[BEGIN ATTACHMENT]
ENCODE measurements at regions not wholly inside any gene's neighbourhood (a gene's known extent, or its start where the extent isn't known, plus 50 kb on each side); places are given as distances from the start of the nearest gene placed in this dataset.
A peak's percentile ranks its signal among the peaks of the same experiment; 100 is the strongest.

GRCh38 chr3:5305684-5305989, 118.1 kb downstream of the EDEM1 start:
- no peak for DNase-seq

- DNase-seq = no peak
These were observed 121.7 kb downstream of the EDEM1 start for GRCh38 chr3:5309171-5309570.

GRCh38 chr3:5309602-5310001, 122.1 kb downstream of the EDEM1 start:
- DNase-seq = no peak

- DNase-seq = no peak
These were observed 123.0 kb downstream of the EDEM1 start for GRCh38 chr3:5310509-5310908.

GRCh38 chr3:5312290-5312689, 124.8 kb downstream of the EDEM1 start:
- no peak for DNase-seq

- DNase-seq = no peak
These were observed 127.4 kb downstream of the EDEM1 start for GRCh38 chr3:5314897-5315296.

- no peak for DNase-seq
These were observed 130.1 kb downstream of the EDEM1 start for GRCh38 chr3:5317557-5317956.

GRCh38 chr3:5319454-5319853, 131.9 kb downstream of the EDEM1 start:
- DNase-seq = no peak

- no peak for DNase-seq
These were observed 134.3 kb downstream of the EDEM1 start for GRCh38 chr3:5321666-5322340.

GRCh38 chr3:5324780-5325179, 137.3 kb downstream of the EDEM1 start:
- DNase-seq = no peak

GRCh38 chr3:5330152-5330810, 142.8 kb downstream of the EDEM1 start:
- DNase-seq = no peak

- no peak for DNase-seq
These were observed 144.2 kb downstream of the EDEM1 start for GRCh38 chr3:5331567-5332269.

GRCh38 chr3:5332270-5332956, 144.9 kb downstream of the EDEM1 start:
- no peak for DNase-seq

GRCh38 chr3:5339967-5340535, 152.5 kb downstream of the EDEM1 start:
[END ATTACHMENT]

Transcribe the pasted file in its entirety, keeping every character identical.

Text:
ENCODE measurements at regions not wholly inside any gene's neighbourhood (a gene's known extent, or its start where the extent isn't known, plus 50 kb on each side); places are given as distances from the start of the nearest gene placed in this dataset.
A peak's percentile ranks its signal among the peaks of the same experiment; 100 is the strongest.

GRCh38 chr3:5305684-5305989, 118.1 kb downstream of the EDEM1 start:
- no peak for DNase-seq

- DNase-seq = no peak
These were observed 121.7 kb downstream of the EDEM1 start for GRCh38 chr3:5309171-5309570.

GRCh38 chr3:5309602-5310001, 122.1 kb downstream of the EDEM1 start:
- DNase-seq = no peak

- DNase-seq = no peak
These were observed 123.0 kb downstream of the EDEM1 start for GRCh38 chr3:5310509-5310908.

GRCh38 chr3:5312290-5312689, 124.8 kb downstream of the EDEM1 start:
- no peak for DNase-seq

- DNase-seq = no peak
These were observed 127.4 kb downstream of the EDEM1 start for GRCh38 chr3:5314897-5315296.

- no peak for DNase-seq
These were observed 130.1 kb downstream of the EDEM1 start for GRCh38 chr3:5317557-5317956.

GRCh38 chr3:5319454-5319853, 131.9 kb downstream of the EDEM1 start:
- DNase-seq = no peak

- no peak for DNase-seq
These were observed 134.3 kb downstream of the EDEM1 start for GRCh38 chr3:5321666-5322340.

GRCh38 chr3:5324780-5325179, 137.3 kb downstream of the EDEM1 start:
- DNase-seq = no peak

GRCh38 chr3:5330152-5330810, 142.8 kb downstream of the EDEM1 start:
- DNase-seq = no peak

- no peak for DNase-seq
These were observed 144.2 kb downstream of the EDEM1 start for GRCh38 chr3:5331567-5332269.

GRCh38 chr3:5332270-5332956, 144.9 kb downstream of the EDEM1 start:
- no peak for DNase-seq

GRCh38 chr3:5339967-5340535, 152.5 kb downstream of the EDEM1 start: